Since state and national parks are now being trashed by Covidiots, I’ve resorted to day hiking on the paths MUCH less traveled. Trails with no amenities. Trails with no major attractions such as destination waterfalls and the like. Trails too difficult, long, remote, not connected to family campgrounds, or without cell service; all of which usually deter the vandals and other destructive types now making national news. Assholes.
I had no idea it was toadstool season before I set out on this week’s trek but I could not have been more enchanted. Each encounter was like stumbling upon a hidden treasure. Some were pale and dreamy like the darling shown above. Others were bright and shiny like the dazzler below. That moldy black leaf appeared to be glued on by some supernatural mushroom force so I did not disturb it lest I damage the ‘shroom, ruin the photo, and become just another asshole vandal on the trail.
The best one became the calendar page for my end-of-month highlight reel so you’ll have to wait a few weeks to see it. But there were also these ruffly ones, ranging from yellow to orange …
I have no idea what might be edible or not, but even so, in a national forest I wouldn’t forage or harvest even if I did know. Y’all are aware we’re not supposed to do that, right? I’m talking to you, tall blonde trail runner who dug up moss and ferns and carried them out of the forest in plastic bags as if it was a goddamn free nursery for entitled hipster assholes. I hope she was covered in ticks when she got back to her car. But back to my enchantment.
I keep thinking it would be a good idea to learn wild edibles so I could forage someday where it is legal, Karen, but that will have to wait. It’s Hatch Chile season. I wait all year for them, like Kramer with with Mackinaw peaches. (That’s a Seinfeld reference.) For the next few weeks I’ll be consuming Hatches like folks hoarded toilet paper back in April, which means insatiably. And aside from the Yum factor, every time Hatch Chile season rolls around I get newly fired-up to eat with the seasons. I swear this is part of their natural power — the chiles, I mean. My enchantment extends across untold numbers of species.
Eating with the seasons means changing one’s diet to eat with the harvests, which means eating what is in season during its season. It also means canning or preserving a seasonal fruit or vegetable during its season to enjoy while when it is out of season. This is one of the ways we align our lifestyles to the natural rhythm of the Earth. This used to be a necessity, of course. We can revive it as a wellness ritual.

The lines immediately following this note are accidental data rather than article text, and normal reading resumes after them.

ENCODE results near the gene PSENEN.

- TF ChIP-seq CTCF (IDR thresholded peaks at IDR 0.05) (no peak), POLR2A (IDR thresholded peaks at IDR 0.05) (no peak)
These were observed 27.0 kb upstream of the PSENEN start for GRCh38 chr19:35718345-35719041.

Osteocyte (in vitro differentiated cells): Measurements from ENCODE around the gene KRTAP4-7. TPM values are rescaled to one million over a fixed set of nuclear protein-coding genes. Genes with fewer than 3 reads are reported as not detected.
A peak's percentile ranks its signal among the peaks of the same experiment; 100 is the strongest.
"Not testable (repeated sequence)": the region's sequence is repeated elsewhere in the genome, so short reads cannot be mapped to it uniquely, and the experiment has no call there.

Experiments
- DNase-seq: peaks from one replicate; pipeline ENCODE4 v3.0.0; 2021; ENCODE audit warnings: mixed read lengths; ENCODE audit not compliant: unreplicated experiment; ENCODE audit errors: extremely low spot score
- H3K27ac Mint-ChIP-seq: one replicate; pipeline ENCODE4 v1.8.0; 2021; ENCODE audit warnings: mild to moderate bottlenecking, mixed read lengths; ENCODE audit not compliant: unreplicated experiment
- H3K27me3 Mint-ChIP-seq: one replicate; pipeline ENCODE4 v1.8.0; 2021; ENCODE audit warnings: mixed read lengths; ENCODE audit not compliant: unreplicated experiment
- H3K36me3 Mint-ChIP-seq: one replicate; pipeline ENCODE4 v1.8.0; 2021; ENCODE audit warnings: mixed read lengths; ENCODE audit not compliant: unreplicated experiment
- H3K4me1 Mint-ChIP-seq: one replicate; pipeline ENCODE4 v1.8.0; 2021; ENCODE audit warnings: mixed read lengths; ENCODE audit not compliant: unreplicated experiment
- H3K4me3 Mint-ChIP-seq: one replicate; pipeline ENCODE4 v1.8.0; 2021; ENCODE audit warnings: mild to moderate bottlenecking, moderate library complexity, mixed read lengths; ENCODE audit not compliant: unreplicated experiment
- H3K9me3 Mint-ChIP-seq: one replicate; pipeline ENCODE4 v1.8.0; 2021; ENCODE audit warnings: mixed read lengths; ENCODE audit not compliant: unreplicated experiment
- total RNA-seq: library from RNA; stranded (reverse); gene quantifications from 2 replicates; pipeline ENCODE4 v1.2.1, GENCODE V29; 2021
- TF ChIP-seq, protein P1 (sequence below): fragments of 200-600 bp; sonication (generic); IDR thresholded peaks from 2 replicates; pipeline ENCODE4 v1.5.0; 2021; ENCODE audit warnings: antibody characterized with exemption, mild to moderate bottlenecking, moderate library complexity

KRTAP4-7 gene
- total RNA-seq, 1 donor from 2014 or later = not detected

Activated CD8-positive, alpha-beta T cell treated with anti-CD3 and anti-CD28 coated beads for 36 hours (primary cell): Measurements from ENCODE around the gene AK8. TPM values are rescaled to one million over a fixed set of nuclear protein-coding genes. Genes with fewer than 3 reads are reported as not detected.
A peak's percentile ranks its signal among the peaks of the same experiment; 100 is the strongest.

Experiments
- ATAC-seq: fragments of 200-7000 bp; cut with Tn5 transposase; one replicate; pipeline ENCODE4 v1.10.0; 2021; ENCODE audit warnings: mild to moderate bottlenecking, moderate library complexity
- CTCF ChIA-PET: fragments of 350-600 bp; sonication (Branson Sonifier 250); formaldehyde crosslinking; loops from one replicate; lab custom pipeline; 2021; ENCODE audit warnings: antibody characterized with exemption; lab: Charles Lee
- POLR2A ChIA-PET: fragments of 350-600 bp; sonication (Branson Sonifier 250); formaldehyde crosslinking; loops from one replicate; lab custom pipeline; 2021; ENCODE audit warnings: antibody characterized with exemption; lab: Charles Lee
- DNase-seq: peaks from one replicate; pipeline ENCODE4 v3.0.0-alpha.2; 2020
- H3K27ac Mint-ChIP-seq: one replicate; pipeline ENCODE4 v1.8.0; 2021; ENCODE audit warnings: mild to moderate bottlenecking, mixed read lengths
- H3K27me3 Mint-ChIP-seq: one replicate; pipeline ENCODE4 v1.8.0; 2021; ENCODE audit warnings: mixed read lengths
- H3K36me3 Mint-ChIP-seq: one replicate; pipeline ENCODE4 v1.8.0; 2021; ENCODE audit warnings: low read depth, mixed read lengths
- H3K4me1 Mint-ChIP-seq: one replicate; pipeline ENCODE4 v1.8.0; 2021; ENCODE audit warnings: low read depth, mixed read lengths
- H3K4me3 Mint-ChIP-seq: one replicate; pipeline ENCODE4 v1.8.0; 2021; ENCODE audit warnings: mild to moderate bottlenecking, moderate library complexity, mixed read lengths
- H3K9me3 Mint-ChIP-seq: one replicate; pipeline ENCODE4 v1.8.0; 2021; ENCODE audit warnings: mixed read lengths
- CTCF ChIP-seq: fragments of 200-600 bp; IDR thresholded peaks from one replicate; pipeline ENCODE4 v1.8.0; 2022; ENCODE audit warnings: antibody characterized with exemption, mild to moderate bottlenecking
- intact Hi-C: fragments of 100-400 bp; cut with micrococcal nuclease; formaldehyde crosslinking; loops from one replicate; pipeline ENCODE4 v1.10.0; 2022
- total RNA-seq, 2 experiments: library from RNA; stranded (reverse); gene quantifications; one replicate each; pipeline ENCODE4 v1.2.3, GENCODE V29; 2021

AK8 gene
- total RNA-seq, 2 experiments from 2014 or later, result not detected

Eating produce in its season is generally considered a more nutritious choice because it is fresh from the ground and has been allowed to fully ripen in your area instead of picked when under-ripe and shipped to you. Eating local produce in season is also considered a more environmentally friendly choice because your fruit and vegetables travel a shorter distance from the farm to your table. Seasonal eaters of local produce also say that food tastes better when it comes freshly harvested from a few miles away than harvested early and ripened in a dark storage container while being shipped across the country.
Produce loses moisture in transit, which damages its flavor. Refrigeration to prevent spoilage damages flavors even further. Nutrients are also lost, especially for produce that is subject to radiation and sprayed-on preservatives. Most people who eat the same diet all year long have no idea how much better their produce can taste because they get used to consuming it month and month when flavor, quality, and nutrition have already been comprised.
Ready to eat or preserve soon in Mercyburg:
So does this mean giving up cucumbers from October to April? Yes, it does. Cucumber season is approximately May to September. Opting not to buy non-regional produce out of season is a sacrifice. However, eating a cucumber with nutrients, flavor, and shelf-life significantly reduced is also a sacrifice. It’s a sacrifice of your money for substandard produce and a sacrifice of your overall nutrition.
Eating a cucumber that has been treated with radiation and coated with preservative so that it can survive its out-of-season journey to your local grocery store magnifies this sacrifice, giving you a cucumber that pales in comparison to a fresh, robust, nutrient-dense version of the same fruit. From this perspective it can be argued that you actually get less of a cucumber for the convenience of its availability out of season. Buying produce out of season compromises (sacrifices) wellness. Eating with the seasons is a sacrifice that support wellness.
But as you’ve heard me say many times, if you want to do something it doesn’t feel like a sacrifice.
Be well, friends. Don’t take shit from protected places. Don’t overuse those places faster than they can recover. And don’t vandalize them.